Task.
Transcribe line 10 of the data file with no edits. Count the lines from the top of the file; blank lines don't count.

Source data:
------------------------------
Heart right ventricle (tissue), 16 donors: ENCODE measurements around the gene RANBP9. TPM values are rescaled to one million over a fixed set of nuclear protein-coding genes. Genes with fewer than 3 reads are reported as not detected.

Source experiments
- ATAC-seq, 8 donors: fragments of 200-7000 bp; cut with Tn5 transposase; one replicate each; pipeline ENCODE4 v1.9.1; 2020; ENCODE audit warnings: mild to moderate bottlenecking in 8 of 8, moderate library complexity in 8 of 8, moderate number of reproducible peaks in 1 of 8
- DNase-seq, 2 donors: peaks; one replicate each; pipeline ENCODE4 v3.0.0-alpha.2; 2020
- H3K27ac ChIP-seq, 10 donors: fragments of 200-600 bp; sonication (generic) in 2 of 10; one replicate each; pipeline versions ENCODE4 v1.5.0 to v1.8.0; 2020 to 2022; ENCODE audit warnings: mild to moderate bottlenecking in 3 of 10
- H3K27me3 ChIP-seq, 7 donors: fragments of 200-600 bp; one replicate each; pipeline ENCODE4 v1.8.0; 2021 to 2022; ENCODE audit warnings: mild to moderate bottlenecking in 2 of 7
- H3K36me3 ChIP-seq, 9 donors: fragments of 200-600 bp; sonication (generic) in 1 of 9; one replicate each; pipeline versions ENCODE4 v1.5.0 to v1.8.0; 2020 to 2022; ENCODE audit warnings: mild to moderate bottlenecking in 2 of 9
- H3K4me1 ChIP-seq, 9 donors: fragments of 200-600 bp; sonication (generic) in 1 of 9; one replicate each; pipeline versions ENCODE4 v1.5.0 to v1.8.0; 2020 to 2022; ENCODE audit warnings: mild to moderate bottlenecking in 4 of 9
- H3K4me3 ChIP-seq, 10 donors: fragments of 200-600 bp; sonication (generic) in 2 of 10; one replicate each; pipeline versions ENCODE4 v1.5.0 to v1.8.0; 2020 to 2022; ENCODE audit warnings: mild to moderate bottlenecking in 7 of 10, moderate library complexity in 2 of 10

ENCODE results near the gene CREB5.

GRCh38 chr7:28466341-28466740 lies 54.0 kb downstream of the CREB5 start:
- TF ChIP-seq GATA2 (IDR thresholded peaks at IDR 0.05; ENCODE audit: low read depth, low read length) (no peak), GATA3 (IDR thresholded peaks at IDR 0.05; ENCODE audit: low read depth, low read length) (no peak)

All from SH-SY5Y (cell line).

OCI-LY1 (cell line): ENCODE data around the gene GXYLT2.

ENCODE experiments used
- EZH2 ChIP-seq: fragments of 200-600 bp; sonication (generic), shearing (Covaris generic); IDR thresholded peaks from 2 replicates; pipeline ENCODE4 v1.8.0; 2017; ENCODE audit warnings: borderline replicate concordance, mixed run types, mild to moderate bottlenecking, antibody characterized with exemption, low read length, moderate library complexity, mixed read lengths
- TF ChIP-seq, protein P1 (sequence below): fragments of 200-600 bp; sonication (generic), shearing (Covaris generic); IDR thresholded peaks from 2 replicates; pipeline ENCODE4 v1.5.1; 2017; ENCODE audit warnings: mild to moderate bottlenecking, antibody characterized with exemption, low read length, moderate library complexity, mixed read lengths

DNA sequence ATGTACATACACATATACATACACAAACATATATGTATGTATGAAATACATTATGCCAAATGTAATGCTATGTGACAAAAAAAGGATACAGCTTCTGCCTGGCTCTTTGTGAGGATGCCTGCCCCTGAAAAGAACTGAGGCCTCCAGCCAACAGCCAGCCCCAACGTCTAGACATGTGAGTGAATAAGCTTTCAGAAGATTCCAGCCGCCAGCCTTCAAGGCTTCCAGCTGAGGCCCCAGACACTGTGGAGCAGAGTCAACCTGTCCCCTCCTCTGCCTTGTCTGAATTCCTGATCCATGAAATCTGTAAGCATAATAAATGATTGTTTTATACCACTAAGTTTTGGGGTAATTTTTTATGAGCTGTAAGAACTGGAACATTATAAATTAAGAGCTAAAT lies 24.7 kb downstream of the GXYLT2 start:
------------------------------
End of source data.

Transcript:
ENCODE results near the gene CREB5.